May 6, 2008
John Ortberg on Religion AND Politics
Why the human race needs an administration of another kind.
Anybody but me notice that this is an election year? I have loved politics since I was a kid; one of my first and favorite books was a little Cold War classic called Being an American Can Be Fun.
But it's an odd thing. The church - where we're supposed to be fearless; where we're supposed to challenge people on sin, and be prophetic, and face martyrdom - the church is also the place where we're told, "Don't talk about politics!" Or at least we're told that in the kind of churches where I grew up. Other traditions are different. In the African-American church, for instance, for decades church was the one place where politics could be safely talked about; leaving a legacy that is reverberating pretty loudly this year.
Here's the problem: politics is an important sphere of human activity, and as such God is keenly interested in it. It was the Dutch theologian and politician (why don't we have more of those?) Abraham Kuyper who famously said, "There is not one inch of creation about which Jesus Christ does not say: ?This is mine!'"
However, as soon as human beings (including church leaders) start assuming they are in a position to pronounce God's political leanings, things get a little dicey.
In Abraham Lincoln's Second Inaugural Address, which remains the high water mark in presidential theological reflection, he notes that "Both (the North and the South) read the same Bible, and pray to the same God; and each invokes His aid against the other." So maybe a way to place politics in its proper context is with a little thought experiment.
Imagine that we elected all the right people to all the right offices. President, Congress, governors, right down to the school board, city council members, and dog catcher (which, by the way, does anyone still get to vote for?) Let's imagine that all of these ideal office holders instituted all the right policies. Every piece of legislation - from zoning laws, to tax codes, to immigration policy, to crime bills - is just exactly the way you know it ought to be.
Would that usher in perfection?
Would the hearts of the parents be turned toward their children?
Would all marriages be models of faithful love?
Would greed and pride be legislated out of existence?
Would assistant pastors find senior pastors to be models of harmony and delight?
Would human beings now at last be able to master our impulses around sexuality, and anger, and narcissism?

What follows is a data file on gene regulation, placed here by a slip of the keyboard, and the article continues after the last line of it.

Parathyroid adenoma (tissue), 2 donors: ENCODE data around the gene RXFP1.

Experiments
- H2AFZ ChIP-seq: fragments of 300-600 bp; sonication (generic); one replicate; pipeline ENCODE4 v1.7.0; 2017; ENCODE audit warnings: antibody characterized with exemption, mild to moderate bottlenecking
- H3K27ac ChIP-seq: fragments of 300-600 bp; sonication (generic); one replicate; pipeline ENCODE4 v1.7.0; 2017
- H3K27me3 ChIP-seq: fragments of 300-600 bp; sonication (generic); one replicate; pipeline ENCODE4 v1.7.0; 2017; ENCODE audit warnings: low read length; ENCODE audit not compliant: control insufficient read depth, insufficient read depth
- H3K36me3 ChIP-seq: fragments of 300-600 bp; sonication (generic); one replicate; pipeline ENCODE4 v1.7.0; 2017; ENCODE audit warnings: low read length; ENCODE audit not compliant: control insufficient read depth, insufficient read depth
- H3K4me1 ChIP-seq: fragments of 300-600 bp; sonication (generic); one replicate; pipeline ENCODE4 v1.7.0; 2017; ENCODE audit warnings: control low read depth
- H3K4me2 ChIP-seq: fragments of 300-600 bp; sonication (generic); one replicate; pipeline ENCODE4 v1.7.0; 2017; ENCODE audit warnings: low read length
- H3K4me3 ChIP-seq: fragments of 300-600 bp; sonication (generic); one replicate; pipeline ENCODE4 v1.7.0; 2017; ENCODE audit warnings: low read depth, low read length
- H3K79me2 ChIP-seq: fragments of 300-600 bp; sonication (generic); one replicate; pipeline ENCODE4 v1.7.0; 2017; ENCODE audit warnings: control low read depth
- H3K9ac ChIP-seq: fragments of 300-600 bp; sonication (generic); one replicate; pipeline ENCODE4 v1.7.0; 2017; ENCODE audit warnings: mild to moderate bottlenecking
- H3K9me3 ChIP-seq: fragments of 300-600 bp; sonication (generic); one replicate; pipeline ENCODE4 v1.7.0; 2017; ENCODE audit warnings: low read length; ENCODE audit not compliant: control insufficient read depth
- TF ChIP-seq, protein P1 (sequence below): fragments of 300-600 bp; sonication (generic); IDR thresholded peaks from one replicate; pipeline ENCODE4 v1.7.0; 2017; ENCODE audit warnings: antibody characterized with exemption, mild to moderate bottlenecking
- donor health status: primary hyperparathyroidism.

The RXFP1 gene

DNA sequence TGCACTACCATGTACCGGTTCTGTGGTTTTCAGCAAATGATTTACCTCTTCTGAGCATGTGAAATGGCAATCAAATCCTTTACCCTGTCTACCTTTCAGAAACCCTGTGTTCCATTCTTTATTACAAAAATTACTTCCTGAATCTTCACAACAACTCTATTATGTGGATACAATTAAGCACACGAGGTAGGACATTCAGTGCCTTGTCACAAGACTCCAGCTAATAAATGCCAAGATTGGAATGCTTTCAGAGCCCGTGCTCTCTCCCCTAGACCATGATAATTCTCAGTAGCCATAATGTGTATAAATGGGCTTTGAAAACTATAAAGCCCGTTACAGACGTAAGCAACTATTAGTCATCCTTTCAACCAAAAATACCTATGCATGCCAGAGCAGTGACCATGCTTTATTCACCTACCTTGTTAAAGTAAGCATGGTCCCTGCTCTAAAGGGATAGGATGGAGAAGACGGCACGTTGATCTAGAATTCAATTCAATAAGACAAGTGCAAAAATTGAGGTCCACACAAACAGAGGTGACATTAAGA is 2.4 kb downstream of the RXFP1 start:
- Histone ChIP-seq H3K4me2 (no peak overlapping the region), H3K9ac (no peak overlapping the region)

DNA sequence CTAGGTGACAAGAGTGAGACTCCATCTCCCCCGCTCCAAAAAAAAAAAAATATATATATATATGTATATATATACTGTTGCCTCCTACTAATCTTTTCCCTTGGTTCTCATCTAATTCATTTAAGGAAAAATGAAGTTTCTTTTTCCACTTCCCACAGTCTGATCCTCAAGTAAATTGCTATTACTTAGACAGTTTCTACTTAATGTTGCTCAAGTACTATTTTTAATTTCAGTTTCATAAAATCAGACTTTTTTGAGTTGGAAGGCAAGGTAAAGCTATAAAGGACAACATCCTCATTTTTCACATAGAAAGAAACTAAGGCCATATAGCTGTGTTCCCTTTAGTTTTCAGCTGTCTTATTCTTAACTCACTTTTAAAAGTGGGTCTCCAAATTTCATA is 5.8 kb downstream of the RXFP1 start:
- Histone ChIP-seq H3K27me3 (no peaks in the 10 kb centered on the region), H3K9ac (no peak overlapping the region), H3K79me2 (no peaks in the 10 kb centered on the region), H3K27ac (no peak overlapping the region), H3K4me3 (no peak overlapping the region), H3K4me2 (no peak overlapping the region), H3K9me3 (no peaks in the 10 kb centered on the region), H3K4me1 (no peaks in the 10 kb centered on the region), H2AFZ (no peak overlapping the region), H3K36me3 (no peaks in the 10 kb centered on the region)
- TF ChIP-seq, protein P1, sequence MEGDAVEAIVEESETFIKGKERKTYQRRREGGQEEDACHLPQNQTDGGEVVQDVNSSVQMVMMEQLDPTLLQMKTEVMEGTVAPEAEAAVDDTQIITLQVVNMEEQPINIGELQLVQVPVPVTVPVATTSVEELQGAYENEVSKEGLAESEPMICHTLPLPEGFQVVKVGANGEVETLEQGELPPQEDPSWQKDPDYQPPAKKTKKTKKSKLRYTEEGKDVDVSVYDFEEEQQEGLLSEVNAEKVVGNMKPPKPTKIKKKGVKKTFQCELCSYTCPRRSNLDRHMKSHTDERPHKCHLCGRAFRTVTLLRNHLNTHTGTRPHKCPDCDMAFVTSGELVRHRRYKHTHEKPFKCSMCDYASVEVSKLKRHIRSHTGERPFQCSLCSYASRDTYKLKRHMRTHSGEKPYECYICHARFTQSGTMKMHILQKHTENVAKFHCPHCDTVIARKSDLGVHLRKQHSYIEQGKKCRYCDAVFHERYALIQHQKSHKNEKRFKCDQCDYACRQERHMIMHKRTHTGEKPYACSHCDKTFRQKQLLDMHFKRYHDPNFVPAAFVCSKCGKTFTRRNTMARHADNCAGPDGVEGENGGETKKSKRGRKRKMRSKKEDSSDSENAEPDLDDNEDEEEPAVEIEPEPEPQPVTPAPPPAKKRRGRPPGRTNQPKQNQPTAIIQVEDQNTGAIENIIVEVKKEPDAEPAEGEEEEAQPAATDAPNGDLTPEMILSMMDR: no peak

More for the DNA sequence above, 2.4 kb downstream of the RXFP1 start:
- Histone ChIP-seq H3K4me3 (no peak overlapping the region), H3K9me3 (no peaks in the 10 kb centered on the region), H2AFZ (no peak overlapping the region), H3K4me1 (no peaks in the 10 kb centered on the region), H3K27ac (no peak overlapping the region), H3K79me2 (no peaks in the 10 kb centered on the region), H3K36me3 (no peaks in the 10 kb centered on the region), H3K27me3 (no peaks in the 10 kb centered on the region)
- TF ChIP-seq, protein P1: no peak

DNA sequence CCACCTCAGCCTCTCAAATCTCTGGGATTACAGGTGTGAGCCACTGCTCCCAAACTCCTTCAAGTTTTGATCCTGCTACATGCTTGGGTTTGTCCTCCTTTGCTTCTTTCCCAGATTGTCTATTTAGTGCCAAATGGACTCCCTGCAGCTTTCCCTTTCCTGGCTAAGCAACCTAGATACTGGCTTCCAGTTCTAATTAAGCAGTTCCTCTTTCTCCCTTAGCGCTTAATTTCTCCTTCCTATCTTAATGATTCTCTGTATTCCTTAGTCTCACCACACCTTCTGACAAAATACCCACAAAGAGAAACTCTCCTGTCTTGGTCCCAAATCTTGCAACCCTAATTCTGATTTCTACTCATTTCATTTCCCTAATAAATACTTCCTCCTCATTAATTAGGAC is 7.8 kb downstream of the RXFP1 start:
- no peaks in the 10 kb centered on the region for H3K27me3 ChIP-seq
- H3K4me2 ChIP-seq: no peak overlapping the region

Would you finally become the woman or man you know you ought to be?
In the words of theologian Macaulay Culkin: "I don't think so." Because no human system has the ability to change the human heart. Not even democracy, or capitalism, or post-modern-emergent-ancient-future-missionalism. T.S. Elliot summed up our quandary brilliantly: "We want a system of order so perfect that we do not have to be good."
Systems are important but they're also complicated. Historian Mark Noll notes that evangelicals often fail to add value in politics because we like simplicity: good vs. evil; right vs. wrong. Political and economic arrangements are full of complexity and nuance. Well-intended legislation may lead to poor results. When we condition people to think that every bill is a battle between the forces of righteousness versus the minions of darkness, we do not serve the process well. But we specialize in polarizing. No parachurch organization with a political agenda ever sent out a fund-raising letter noting that an upcoming bill was "likely to do 40 percent more good than harm."
We ought to be engaged in the political process. We ought to vote, be educated, be involved. We should do it in a way that is civil and respectful and redemptive. (I saw a cartoon recently where a guy showed up at the pearly gates to hear St. Peter say: "You were a believer, yes. But you skipped the not-being-a-jerk-about-it part.") But we should also remember that the church is not called to be one more political interest group.
The human race needs an administration of another kind. There is one possibility. Someone needs to be in a position to say: "The kingdom of God is at hand. Repent, and believe the Good News." Scholars like N.T. Wright remind us that these words were politically loaded. They deliberately echo or parody the claims of Rome - that Caesar was Savior, that his kingdom was Good News.
The Gospel of the early church was, among other things, a deliberate in-your-face to the empire. Pretty cheeky when you think that the church had a few thousand ragged cohorts and the Empire ruled sixty-five million hearts. It was pretty clear which horse to bet on. But here we are, two thousand years later, and we give our children names like Peter, Paul, and Mary; and we call our dogs Caesar and Nero.
These gospel words of the early church were deliberately politically loaded. But they were not to be co-opted. They are to stand above every human party and candidate and political platform. The church historically has not done well when it gets too closely associated with empires. The gospel words must transcend higher to go deeper.
My daughter got a CD for me recently from an old Broadway show called Camelot.
Richard Burton is singing at the end ad the dream of Camelot is about to perish in a great battle. He sings/speaks in a tone of unbearable wistfulness:
?Don't let it be forgot,
That once there was a spot,
For one brief shining moment?'
I wondered why that was so evocative. Until I remembered - there is a longing. But it is not really about Camelot, or King Arthur, or Shangri-la, or Constantine, or whoever your favorite candidate is. It's for a carpenter-turned-rabbi, who once ran for Messiah, and got crucified.